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The FTSE 100 – what is it and what are the risks?Following my recent article where I looked at the turmoil in stock markets, I thought I would take a closer look at the FTSE 100, the stock market index which represents the 100 largest companies by market capitalisation listed on the London Stock Exchange. The index comprises around 80% of market capitalisation of companies listed on the stock exchange.
The FTSE 100 started on 3 January 1984, replacing the FT30, and is seen as a good reflection of market activity in domestic as well as global economies, given the international base of companies within the index. Of the original 100 companies listed in the FTSE 100, only approximately 20% remain. The index set off with a market capitalisation value of around £100 billion and is now valued in the region of £1.5 trillion.
The FTSE takes its name from its two owners; the Financial Times and the London Stock Exchange, hence the name FT-SE. It is re-valued every 15 seconds, providing traders and investors with real-time valuations.
A review of the FTSE 100 is performed every three months and in general the bottom two to three companies measured by market capitalisation are ‘relegated’ and replaced by companies with a higher market capitalisation value, much like the football Premier League. It is not uncommon for those relegated to re-enter the index some time after.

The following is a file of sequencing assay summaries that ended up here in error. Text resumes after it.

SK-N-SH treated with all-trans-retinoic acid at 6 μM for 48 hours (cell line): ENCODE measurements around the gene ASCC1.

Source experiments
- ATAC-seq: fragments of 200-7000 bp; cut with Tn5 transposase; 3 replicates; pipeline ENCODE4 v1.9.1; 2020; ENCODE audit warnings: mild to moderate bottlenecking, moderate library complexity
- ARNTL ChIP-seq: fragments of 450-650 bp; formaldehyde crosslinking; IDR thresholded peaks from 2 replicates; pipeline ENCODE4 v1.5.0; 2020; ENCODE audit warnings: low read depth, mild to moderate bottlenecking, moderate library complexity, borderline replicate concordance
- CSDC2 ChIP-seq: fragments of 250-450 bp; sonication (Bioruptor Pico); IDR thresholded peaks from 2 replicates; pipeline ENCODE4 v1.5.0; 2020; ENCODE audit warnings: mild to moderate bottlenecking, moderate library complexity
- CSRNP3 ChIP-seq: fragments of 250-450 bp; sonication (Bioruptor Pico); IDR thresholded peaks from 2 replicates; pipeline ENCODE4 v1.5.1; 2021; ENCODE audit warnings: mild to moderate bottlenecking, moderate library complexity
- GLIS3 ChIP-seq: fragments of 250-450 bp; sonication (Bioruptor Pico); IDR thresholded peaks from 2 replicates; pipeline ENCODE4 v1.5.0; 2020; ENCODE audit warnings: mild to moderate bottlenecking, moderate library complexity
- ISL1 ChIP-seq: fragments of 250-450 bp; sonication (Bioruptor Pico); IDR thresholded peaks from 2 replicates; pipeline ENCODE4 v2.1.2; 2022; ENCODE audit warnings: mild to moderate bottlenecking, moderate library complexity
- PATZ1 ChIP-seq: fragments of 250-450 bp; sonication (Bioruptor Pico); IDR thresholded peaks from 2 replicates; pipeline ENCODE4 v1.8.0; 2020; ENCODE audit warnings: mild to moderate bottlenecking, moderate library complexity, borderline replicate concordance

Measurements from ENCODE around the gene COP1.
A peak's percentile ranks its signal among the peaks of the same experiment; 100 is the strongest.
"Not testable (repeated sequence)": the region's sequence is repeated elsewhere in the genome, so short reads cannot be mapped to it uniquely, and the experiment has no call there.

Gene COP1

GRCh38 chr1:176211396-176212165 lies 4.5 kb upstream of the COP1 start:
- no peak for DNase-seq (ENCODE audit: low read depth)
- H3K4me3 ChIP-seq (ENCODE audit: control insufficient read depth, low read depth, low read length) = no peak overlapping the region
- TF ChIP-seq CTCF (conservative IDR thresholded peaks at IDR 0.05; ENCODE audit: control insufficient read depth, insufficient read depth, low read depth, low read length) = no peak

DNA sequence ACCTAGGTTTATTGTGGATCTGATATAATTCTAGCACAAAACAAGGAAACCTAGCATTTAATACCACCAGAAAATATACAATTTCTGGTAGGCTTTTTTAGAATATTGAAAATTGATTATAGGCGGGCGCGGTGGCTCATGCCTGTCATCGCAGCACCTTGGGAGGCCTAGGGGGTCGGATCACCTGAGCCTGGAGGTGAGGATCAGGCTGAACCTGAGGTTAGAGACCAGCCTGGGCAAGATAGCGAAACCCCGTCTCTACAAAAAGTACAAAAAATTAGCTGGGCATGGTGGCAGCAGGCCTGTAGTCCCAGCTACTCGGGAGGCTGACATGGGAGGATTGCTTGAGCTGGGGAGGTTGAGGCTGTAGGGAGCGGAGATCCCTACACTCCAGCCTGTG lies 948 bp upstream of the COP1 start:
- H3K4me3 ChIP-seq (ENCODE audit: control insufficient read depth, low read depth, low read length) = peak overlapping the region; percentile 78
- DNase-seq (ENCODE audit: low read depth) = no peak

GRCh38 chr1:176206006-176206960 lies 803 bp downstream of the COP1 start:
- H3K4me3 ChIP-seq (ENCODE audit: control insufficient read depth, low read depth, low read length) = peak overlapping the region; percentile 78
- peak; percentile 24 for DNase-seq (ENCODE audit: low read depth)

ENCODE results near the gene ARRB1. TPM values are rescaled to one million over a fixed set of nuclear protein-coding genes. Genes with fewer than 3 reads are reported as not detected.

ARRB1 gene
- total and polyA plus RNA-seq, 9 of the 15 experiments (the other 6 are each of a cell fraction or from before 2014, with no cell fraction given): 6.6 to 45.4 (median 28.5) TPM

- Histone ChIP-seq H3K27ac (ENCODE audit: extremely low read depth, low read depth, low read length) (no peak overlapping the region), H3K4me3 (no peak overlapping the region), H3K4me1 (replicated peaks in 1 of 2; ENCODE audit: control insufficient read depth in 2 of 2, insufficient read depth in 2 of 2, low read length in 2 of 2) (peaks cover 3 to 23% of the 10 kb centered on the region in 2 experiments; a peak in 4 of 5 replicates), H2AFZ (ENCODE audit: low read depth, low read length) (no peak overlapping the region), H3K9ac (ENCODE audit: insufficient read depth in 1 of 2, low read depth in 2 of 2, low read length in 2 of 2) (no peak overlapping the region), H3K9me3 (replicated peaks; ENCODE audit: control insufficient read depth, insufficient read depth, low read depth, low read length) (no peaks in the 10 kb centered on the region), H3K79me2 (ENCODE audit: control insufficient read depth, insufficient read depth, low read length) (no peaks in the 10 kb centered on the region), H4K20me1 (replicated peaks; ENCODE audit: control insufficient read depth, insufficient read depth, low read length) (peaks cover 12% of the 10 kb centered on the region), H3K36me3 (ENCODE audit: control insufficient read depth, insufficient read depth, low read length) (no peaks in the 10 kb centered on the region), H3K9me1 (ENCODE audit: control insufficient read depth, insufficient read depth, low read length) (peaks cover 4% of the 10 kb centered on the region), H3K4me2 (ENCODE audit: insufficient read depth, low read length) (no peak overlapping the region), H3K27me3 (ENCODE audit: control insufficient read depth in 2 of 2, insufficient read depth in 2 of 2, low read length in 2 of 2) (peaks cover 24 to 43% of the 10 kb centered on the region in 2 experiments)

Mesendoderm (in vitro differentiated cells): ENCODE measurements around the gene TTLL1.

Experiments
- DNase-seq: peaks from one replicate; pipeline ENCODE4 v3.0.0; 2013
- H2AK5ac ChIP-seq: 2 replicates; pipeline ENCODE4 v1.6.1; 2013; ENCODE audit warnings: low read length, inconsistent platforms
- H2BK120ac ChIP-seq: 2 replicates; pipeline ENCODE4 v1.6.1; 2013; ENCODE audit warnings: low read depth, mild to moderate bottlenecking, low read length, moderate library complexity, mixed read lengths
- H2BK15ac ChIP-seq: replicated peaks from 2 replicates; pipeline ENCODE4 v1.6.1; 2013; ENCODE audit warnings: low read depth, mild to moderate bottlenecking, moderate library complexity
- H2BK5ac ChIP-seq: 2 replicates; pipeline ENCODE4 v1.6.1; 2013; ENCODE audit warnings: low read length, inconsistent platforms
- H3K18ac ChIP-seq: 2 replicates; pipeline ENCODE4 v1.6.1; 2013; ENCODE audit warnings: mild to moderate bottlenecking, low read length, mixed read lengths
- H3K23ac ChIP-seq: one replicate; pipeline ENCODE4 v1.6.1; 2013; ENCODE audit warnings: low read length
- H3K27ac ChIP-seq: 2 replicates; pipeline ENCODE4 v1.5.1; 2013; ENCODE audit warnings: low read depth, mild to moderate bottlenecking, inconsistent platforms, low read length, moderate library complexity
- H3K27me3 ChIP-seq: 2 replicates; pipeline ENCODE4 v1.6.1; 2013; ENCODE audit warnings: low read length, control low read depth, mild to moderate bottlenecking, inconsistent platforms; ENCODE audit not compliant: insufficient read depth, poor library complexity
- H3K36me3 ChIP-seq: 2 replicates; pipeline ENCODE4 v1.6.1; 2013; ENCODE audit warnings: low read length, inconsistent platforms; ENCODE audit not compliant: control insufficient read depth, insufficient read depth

In 1984, a company would need a market value in the region of £100 million to gain entry in the FTSE 100 index. This has now increased to around £2.5 billion.
At its lowest point the FTSE 100 index was valued at just 978 (on 12 July 1984) and it peaked at the end of December 1999 at 6,930, largely driven by the technology boom. A subsequent bursting of that technology bubble, the recession and the credit crisis now sees the index standing at around 5,000.
The index’s largest one day fall was just over 12% on 20 October 1987, following Black Monday. The following day the market rebounded by nearly 8%.
The FTSE 100, when originally set up, was reflective of a broad base of economic activity, but it is now dominated by around 10 companies, which account for almost 60% of all of the index’s activity. An index once dominated by the financial services sector is now more heavily influenced by the oil, gas and mining sectors - a reflection of the recent financial crisis and increase in world commodity prices. It is perhaps becoming ever more volatile.
Given this increase in volatility it may be time to review your investments, especially if you have significant exposure to sectors such as the FTSE 100, either through individual share portfolios, or indeed, via tracker funds, which mirror the underlying performance of the index. Or it may be the right time to review your investments as whole?
Armstrong Watson has been providing bespoke investment solutions and independent financial advice for many years.
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